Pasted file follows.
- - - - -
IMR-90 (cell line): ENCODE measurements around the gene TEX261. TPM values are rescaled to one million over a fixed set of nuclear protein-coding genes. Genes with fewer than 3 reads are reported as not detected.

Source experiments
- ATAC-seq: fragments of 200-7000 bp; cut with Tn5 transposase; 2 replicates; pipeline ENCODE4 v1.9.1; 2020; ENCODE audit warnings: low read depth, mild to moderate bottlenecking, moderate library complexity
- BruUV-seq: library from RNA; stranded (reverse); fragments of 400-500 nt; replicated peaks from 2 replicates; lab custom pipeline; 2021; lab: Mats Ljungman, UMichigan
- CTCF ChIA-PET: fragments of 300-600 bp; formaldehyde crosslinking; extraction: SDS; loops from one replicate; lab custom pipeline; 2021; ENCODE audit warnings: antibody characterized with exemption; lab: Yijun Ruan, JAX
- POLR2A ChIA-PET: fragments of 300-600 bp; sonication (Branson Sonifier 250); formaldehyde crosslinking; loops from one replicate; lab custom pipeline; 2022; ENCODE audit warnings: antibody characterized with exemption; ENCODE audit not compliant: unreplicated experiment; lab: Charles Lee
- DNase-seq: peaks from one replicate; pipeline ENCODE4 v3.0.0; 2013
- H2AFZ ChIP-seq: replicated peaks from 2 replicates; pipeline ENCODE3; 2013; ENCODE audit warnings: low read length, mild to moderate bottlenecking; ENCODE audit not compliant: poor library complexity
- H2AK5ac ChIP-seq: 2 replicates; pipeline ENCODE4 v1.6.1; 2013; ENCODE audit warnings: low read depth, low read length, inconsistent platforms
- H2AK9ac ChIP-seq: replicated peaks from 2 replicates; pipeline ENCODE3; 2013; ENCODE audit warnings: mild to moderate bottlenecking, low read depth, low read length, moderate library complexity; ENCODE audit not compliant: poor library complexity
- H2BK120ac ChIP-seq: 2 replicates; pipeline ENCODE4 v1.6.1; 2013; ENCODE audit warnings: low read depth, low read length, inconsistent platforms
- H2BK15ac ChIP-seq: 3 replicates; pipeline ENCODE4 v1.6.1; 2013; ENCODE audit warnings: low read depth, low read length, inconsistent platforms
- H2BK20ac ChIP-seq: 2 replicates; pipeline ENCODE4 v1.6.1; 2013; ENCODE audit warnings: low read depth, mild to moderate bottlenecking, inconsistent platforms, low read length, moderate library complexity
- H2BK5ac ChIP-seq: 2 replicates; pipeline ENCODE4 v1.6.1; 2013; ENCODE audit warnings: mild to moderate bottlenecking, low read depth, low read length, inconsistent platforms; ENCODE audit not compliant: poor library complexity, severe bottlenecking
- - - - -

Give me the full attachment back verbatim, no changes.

IMR-90 (cell line): ENCODE measurements around the gene TEX261. TPM values are rescaled to one million over a fixed set of nuclear protein-coding genes. Genes with fewer than 3 reads are reported as not detected.

Source experiments
- ATAC-seq: fragments of 200-7000 bp; cut with Tn5 transposase; 2 replicates; pipeline ENCODE4 v1.9.1; 2020; ENCODE audit warnings: low read depth, mild to moderate bottlenecking, moderate library complexity
- BruUV-seq: library from RNA; stranded (reverse); fragments of 400-500 nt; replicated peaks from 2 replicates; lab custom pipeline; 2021; lab: Mats Ljungman, UMichigan
- CTCF ChIA-PET: fragments of 300-600 bp; formaldehyde crosslinking; extraction: SDS; loops from one replicate; lab custom pipeline; 2021; ENCODE audit warnings: antibody characterized with exemption; lab: Yijun Ruan, JAX
- POLR2A ChIA-PET: fragments of 300-600 bp; sonication (Branson Sonifier 250); formaldehyde crosslinking; loops from one replicate; lab custom pipeline; 2022; ENCODE audit warnings: antibody characterized with exemption; ENCODE audit not compliant: unreplicated experiment; lab: Charles Lee
- DNase-seq: peaks from one replicate; pipeline ENCODE4 v3.0.0; 2013
- H2AFZ ChIP-seq: replicated peaks from 2 replicates; pipeline ENCODE3; 2013; ENCODE audit warnings: low read length, mild to moderate bottlenecking; ENCODE audit not compliant: poor library complexity
- H2AK5ac ChIP-seq: 2 replicates; pipeline ENCODE4 v1.6.1; 2013; ENCODE audit warnings: low read depth, low read length, inconsistent platforms
- H2AK9ac ChIP-seq: replicated peaks from 2 replicates; pipeline ENCODE3; 2013; ENCODE audit warnings: mild to moderate bottlenecking, low read depth, low read length, moderate library complexity; ENCODE audit not compliant: poor library complexity
- H2BK120ac ChIP-seq: 2 replicates; pipeline ENCODE4 v1.6.1; 2013; ENCODE audit warnings: low read depth, low read length, inconsistent platforms
- H2BK15ac ChIP-seq: 3 replicates; pipeline ENCODE4 v1.6.1; 2013; ENCODE audit warnings: low read depth, low read length, inconsistent platforms
- H2BK20ac ChIP-seq: 2 replicates; pipeline ENCODE4 v1.6.1; 2013; ENCODE audit warnings: low read depth, mild to moderate bottlenecking, inconsistent platforms, low read length, moderate library complexity
- H2BK5ac ChIP-seq: 2 replicates; pipeline ENCODE4 v1.6.1; 2013; ENCODE audit warnings: mild to moderate bottlenecking, low read depth, low read length, inconsistent platforms; ENCODE audit not compliant: poor library complexity, severe bottlenecking